Twitter rolls out controversial new conversations view

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This is going to be a serious bug bear for some Twitter users. The social network has rolled out updates to its iOS and Android apps which it claims will make it easier to follow conversations.

From now on, says Twitter, tweets that are part of a conversation are shown in chronological order. The new system allows you to see up to three tweets in sequence in your home timeline; if you want to see more, you can tap a Tweet to see all the replies, including those from people you don’t follow.

The update also means that you can now share conversations over email from Twitter.com rather than individual tweets. On iPhone and Android, you can share individual tweets over email, and on Android you can share via direct message (DM) as well.

Additionally, you can now report individual tweets for abuse or spam directly from Twitter for Android and Twitter.com. This feature will be rolling out gradually; it’s already available on Twitter for iPhone.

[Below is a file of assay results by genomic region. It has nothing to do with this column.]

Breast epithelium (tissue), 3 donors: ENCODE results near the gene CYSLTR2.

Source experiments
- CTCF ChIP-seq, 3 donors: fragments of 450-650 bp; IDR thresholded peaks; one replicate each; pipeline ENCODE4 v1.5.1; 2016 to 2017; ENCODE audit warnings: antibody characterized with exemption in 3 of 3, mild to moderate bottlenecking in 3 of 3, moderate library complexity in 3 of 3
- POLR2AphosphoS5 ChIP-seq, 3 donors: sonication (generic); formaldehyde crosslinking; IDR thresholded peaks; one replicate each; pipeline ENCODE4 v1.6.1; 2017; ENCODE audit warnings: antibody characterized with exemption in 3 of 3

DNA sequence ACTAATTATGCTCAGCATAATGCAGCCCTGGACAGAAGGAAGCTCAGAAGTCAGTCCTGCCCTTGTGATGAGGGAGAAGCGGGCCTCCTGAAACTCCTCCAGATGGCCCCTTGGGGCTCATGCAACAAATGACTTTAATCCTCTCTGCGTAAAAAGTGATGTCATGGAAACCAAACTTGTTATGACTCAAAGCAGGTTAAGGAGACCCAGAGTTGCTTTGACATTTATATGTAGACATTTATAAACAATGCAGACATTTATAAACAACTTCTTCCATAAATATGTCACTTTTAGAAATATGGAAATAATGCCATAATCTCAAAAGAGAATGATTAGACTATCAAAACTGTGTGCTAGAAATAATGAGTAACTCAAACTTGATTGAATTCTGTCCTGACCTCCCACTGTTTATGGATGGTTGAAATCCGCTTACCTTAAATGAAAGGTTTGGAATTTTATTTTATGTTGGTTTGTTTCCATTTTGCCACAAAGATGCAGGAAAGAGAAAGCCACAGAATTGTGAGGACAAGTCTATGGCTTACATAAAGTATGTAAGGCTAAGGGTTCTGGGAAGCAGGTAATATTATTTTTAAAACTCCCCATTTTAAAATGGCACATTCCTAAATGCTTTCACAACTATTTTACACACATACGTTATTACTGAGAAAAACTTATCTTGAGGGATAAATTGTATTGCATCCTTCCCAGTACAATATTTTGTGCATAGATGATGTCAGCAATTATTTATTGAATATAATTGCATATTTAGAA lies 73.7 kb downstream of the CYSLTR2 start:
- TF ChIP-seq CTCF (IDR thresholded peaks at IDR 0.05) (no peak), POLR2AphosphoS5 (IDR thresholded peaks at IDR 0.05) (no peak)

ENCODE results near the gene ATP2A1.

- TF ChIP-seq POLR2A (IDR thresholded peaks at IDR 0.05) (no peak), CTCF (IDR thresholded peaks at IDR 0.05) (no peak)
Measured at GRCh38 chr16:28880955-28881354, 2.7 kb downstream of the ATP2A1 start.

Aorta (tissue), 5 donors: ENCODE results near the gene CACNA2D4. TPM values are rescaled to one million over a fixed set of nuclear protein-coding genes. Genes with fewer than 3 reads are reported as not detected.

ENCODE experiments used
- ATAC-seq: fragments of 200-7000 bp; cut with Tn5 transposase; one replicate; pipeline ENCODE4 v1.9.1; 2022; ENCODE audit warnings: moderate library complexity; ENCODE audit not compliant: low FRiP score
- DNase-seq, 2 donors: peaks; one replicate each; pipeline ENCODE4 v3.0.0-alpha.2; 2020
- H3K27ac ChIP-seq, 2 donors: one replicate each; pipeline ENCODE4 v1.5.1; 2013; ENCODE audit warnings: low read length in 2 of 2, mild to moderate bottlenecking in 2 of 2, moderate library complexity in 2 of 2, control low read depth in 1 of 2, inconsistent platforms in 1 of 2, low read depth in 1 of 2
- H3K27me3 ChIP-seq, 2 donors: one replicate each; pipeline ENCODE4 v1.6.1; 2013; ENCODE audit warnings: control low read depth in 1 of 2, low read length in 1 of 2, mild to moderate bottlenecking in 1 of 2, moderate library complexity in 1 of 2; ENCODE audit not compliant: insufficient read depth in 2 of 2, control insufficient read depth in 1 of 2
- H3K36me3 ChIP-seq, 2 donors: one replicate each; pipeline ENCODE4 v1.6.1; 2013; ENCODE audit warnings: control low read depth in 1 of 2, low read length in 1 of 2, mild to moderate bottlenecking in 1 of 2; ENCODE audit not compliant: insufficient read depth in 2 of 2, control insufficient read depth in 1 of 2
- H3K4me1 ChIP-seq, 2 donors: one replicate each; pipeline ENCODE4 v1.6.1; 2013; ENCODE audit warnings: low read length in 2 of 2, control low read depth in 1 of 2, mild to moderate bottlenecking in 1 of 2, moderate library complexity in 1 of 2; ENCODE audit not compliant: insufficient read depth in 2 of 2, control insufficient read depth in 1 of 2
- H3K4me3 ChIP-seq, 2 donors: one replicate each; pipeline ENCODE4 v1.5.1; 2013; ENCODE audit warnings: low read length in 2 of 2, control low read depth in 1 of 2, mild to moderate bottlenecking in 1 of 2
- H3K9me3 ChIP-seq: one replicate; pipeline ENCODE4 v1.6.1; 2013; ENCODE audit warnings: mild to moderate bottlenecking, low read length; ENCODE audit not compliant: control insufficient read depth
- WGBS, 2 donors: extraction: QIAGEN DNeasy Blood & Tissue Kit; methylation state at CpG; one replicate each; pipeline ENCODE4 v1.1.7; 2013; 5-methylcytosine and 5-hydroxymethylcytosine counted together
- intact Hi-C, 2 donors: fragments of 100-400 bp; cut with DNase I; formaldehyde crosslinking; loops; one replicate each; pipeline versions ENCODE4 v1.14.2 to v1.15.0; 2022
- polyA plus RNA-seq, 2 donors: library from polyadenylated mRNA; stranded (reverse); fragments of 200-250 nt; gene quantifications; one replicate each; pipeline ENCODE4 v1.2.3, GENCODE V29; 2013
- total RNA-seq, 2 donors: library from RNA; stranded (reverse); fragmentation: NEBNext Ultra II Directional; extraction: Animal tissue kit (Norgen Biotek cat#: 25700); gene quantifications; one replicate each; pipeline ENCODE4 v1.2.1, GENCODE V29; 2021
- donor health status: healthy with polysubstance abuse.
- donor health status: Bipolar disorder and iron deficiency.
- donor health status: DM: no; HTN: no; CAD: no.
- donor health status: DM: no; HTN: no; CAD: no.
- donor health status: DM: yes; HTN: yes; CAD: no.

While the need for this feature in particular was highlighted by the abuse directed at a number of female UK journalists in late July, it’s the revamped conversations that have everybody talking.

There have been suggestions that Twitter is rolling out the updates in a bid to attract more revenue as it prepares to go public.

As GigaOm’s Om Malik notes, if Twitter is to go public then it needs to push up revenue (past US$1-billion) and user numbers (past 400-million).

As things stand it should get the user numbers fairly easily, but while the US$580-million worth of revenue it’s set to bring in this year is nothing to sneeze at, it’s nowhere near US$1-billion.

And if it wants to get those revenues then it needs to reassure advertisers that its users are spending enough time on it to see their adverts. How does it do that? By making its feed a little bit more like Facebook’s.

In fact, it’s just the latest in a series of steps its taken to get people to spend more time on Twitter: think about its photo product and its acquisition of Vine. Those are products are cool in their own right to be sure, but they also encourage people to be on Twitter for longer.

That said, Facebook’s own changes haven’t always been welcomed by its users and the new conversations view on Twitter is likely to do the same. As The Next Web reports, Twitter’s own UK head admitted to finding the changes unsettling before saying that he now finds them indispensable.

We’d also posit that the last thing any hardcore Twitter user wants is something that’s more like Facebook.

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